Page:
Morwen Thistlethwaite

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Morwen Thistlethwaite
Alma materUniversity of Manchester
University of London
University of Cambridge
SpouseStella Thistlethwaite
Scientific career
InstitutionsUniversity of Tennessee
Doctoral advisorMichael George Barratt
Thistlethwaite unknot

Morwen Bernard Thistlethwaite is a knot theorist and professor of mathematics for the University of Tennessee in Knoxville. He has made important contributions to both knot theory and Rubik's Cube group theory.


Morwen Thistlethwaite received his BA from the University of Cambridge in 1967, his MSc from the University of London in 1968, and his PhD from the University of Manchester in 1972 where his advisor was Michael Barratt. He studied piano with Tanya Polunin, James Gibb and Balint Vazsonyi, giving concerts in London before deciding to pursue a career in mathematics in 1975. He taught at the North London Polytechnic from 1975 to 1978 and the Polytechnic of the South Bank, London from 1978 to 1987. He served as a visiting professor at the University of California, Santa Barbara for a year before going to the University of Tennessee, where he currently is a professor. His wife, Stella Thistlethwaite, also teaches at the University of Tennessee-Knoxville.[1] Thistlethwaite's son Oliver is also a mathematician.[2]


Tait conjectures[edit]

Morwen Thistlethwaite helped prove the Tait conjectures, which are:

  1. Reduced alternating diagrams have minimal link crossing number.
  2. Any two reduced alternating diagrams of a given knot have equal writhe.
  3. Given any two reduced alternating diagrams D1,D2 of an oriented, prime alternating link, D1 may be transformed to D2 by means of a sequence of certain simple moves called flypes. Also known as the Tait flyping conjecture.
    (adapted from MathWorld—A Wolfram Web Resource.[3]

Morwen Thistlethwaite, along with Louis Kauffman and Kunio Murasugi proved the first two Tait conjectures in 1987 and Thistlethwaite and William Menasco proved the Tait flyping conjecture in 1991.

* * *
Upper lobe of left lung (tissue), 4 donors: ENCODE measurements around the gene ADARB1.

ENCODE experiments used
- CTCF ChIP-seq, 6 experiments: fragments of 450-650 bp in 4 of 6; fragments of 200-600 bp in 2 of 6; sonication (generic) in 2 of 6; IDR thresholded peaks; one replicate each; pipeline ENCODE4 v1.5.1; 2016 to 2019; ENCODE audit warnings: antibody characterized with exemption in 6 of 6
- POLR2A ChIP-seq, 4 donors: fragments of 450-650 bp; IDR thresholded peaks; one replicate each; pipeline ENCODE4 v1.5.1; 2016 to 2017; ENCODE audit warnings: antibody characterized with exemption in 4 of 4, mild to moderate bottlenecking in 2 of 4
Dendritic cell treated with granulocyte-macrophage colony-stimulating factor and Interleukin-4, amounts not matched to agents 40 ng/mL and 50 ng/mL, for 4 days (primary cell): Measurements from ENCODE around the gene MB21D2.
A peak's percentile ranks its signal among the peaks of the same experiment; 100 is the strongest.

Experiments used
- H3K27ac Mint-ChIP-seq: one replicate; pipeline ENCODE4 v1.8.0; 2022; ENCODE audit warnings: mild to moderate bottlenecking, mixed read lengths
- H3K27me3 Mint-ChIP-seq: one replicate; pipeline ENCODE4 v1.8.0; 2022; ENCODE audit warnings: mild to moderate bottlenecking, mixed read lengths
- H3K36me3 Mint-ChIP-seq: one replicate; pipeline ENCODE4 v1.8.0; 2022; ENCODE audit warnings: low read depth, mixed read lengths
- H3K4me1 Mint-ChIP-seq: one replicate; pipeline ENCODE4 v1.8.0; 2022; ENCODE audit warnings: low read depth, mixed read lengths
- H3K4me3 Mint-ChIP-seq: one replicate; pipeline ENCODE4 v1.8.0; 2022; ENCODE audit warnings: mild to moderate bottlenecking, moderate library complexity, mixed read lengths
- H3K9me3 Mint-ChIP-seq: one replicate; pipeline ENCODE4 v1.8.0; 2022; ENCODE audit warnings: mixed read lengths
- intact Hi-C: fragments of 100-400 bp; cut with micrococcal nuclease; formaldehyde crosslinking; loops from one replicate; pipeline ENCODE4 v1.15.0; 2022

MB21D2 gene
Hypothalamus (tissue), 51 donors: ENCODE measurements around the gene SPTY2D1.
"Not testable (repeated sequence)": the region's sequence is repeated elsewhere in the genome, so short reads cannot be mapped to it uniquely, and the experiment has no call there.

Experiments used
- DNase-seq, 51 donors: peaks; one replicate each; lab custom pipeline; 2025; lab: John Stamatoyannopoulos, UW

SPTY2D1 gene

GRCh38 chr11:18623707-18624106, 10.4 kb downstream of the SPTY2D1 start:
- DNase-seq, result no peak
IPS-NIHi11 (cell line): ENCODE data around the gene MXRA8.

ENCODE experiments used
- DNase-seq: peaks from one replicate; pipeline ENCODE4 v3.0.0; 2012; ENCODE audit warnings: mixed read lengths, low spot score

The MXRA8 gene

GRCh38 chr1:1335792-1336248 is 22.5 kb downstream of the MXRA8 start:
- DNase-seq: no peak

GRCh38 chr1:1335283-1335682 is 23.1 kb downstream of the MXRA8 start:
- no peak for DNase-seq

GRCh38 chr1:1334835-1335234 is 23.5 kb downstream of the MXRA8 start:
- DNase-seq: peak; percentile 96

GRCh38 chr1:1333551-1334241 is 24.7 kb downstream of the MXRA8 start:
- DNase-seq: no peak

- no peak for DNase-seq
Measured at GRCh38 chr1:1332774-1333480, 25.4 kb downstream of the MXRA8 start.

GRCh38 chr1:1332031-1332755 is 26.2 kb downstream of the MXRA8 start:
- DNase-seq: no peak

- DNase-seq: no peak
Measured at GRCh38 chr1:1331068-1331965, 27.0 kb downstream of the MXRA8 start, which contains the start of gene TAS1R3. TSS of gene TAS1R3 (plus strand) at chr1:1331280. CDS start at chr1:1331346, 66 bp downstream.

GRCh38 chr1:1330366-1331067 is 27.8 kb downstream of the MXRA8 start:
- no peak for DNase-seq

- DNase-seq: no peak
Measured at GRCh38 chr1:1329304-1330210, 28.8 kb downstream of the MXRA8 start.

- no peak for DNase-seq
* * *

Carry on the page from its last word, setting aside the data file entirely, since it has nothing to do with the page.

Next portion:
Thistlethwaite's algorithm[edit]

Thistlethwaite also came up with a famous solution to the Rubik's Cube. The way the algorithm works is by restricting the positions of the cubes into a subgroup series of cube positions that can be solved using a certain set of moves. The groups are:

This group contains all possible positions of the Rubik's Cube.
This group contains all positions that can be reached (from the solved state) with quarter turns of the left, right, front and back sides of the Rubik's Cube, but only double turns of the up and down sides.
In this group, the positions are restricted to ones that can be reached with only double turns of the front, back, up and down faces and quarter turns of the left and right faces.
Positions in this group can be solved using only double turns on all sides.
The final group contains only one position, the solved state of the cube.

The cube is solved by moving from group to group, using only moves in the current group, for example, a scrambled cube always lies in group G0. A look up table of possible permutations is used that uses quarter turns of all faces to get the cube into group G1. Once in group G1, quarter turns of the up and down faces are disallowed in the sequences of the look-up tables, and the tables are used to get to group G2, and so on, until the cube is solved.[4]

Dowker–Thistlethwaite notation[edit]

Thistlethwaite, along with Clifford Hugh Dowker, developed Dowker–Thistlethwaite notation, a knot notation suitable for computer use and derived from notations of Peter Guthrie Tait and Carl Friedrich Gauss.


Thistlethwaite was named a Fellow of the American Mathematical Society, in the 2022 class of fellows, "for contributions to low dimensional topology, especially for the resolution of classical knot theory conjectures of Tait and for knot tabulation".[5]

See also[edit]


  1. ^ "Morwen's home page".
  2. ^ Oliver Thistlethwaite
  3. ^ Weisstein, Eric W. "Tait's Knot Conjectures". MathWorld.
  4. ^ Thistlethwaite's 52-move algorithm
  5. ^ "2022 Class of Fellows of the AMS". American Mathematical Society. Retrieved 19 November 2022.

External links[edit]